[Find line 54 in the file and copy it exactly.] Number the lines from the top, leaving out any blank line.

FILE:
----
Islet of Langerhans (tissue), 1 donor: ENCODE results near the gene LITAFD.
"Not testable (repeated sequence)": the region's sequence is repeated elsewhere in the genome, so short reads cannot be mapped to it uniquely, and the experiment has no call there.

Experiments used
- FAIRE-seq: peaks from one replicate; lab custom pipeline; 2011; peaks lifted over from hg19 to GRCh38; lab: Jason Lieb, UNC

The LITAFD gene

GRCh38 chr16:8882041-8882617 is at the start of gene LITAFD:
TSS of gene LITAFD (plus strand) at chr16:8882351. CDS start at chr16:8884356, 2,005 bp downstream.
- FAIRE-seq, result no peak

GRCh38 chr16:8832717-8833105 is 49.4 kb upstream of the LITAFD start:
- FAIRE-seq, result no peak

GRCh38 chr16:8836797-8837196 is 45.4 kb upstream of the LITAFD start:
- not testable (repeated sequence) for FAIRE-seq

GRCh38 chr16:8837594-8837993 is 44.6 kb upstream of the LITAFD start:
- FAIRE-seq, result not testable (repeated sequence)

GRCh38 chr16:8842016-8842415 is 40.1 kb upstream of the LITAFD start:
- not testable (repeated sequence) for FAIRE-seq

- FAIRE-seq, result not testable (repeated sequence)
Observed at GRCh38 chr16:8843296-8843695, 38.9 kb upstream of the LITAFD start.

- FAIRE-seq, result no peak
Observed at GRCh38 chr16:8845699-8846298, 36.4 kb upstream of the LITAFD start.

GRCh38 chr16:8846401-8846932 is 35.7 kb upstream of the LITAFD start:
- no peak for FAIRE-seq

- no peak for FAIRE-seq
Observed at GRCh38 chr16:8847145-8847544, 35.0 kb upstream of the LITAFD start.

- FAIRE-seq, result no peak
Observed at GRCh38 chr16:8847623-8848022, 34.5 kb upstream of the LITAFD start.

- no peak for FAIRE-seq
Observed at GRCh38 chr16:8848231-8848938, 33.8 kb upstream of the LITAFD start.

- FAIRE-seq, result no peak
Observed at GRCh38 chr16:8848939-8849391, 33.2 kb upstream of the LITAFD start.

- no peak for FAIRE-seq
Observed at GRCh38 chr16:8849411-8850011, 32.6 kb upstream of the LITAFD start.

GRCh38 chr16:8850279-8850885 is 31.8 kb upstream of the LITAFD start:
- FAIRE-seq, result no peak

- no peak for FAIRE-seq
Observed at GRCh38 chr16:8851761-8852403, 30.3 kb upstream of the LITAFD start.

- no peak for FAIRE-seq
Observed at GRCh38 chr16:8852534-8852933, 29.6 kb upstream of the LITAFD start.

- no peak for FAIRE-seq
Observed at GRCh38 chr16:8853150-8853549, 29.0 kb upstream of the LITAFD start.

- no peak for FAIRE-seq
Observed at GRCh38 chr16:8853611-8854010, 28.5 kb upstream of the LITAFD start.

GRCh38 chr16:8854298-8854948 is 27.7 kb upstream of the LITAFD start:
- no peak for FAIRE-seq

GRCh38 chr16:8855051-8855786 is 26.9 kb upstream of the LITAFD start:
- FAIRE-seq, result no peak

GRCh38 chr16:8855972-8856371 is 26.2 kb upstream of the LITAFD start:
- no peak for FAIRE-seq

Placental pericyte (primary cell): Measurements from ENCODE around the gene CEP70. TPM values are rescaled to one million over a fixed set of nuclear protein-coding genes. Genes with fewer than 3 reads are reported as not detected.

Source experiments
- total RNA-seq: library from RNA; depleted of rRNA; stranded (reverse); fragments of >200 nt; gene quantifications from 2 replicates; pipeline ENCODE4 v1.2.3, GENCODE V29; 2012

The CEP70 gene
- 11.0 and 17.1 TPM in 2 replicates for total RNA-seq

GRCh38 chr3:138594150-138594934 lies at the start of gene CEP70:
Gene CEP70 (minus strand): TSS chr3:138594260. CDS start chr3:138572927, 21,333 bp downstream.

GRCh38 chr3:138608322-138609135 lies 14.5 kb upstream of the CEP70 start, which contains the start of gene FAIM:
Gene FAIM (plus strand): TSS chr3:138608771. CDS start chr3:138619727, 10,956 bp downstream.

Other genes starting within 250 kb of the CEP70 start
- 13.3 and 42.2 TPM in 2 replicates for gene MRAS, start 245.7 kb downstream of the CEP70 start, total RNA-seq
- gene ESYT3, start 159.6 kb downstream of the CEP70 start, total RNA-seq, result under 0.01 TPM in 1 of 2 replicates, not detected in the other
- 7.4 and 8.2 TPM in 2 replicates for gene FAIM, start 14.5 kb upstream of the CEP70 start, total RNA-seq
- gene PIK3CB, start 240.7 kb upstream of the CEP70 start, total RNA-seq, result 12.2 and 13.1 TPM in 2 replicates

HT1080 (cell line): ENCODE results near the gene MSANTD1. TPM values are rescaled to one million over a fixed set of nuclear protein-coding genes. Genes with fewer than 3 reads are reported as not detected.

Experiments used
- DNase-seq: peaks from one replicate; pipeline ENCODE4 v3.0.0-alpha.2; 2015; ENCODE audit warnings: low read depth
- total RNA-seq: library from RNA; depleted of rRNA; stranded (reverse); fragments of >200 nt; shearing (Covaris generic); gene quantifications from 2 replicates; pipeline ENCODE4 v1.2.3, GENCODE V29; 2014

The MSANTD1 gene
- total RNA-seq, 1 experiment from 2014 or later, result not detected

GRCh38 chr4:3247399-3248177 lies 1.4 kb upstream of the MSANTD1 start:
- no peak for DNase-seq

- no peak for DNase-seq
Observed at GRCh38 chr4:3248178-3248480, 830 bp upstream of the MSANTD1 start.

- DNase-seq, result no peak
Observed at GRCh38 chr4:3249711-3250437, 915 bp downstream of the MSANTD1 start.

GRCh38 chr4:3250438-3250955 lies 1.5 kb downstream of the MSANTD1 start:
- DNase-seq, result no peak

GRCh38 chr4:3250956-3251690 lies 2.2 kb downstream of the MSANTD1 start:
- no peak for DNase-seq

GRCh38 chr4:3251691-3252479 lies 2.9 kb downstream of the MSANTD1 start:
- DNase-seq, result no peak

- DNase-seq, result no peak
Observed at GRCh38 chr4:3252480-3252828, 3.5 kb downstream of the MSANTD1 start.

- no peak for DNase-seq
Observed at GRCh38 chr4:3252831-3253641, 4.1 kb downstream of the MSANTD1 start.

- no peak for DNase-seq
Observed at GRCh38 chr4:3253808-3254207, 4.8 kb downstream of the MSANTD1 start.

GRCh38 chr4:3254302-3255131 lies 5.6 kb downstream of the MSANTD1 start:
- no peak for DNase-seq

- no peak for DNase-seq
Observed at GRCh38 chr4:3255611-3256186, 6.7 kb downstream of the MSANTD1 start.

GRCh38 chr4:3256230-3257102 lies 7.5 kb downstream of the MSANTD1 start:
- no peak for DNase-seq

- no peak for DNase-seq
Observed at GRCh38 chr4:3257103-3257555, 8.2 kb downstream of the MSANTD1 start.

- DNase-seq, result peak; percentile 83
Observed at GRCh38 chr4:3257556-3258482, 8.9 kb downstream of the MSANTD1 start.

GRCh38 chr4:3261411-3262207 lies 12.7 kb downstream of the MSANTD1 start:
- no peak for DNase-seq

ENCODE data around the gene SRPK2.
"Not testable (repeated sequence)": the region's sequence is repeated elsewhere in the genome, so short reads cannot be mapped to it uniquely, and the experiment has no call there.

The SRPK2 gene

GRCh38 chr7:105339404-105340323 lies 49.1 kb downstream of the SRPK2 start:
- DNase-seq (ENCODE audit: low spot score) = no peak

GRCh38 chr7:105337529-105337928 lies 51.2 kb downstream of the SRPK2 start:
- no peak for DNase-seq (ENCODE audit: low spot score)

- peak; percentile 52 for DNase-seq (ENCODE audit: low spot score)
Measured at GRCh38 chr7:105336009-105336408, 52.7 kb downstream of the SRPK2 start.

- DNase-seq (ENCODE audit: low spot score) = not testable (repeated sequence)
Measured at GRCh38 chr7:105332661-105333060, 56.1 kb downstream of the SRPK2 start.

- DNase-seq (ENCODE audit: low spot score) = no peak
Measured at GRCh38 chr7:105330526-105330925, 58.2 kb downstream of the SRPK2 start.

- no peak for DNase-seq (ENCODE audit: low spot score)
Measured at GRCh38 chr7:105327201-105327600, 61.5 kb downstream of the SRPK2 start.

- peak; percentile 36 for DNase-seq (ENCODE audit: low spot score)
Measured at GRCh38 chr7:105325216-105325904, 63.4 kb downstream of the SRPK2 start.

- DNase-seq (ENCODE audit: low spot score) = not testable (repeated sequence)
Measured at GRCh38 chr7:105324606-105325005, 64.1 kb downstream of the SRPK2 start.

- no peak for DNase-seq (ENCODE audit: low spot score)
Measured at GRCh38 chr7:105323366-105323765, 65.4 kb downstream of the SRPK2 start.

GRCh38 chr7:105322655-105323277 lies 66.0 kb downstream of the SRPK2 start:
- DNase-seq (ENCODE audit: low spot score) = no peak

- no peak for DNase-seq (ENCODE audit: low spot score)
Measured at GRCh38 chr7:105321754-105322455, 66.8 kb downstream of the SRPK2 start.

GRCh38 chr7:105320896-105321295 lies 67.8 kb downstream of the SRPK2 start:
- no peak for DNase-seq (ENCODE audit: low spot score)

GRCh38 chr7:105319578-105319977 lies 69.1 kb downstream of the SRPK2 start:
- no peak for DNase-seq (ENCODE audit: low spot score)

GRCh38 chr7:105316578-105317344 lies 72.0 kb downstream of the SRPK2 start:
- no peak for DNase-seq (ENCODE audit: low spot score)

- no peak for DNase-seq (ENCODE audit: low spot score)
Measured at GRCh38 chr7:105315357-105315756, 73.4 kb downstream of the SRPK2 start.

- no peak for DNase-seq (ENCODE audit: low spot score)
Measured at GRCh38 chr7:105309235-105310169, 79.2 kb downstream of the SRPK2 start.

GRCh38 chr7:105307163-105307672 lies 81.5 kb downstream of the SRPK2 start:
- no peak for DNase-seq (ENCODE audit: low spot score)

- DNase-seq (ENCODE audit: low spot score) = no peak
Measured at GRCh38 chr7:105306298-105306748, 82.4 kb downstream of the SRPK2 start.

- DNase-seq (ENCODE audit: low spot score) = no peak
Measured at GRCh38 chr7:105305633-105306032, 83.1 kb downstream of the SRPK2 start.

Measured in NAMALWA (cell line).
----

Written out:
GRCh38 chr3:138594150-138594934 lies at the start of gene CEP70: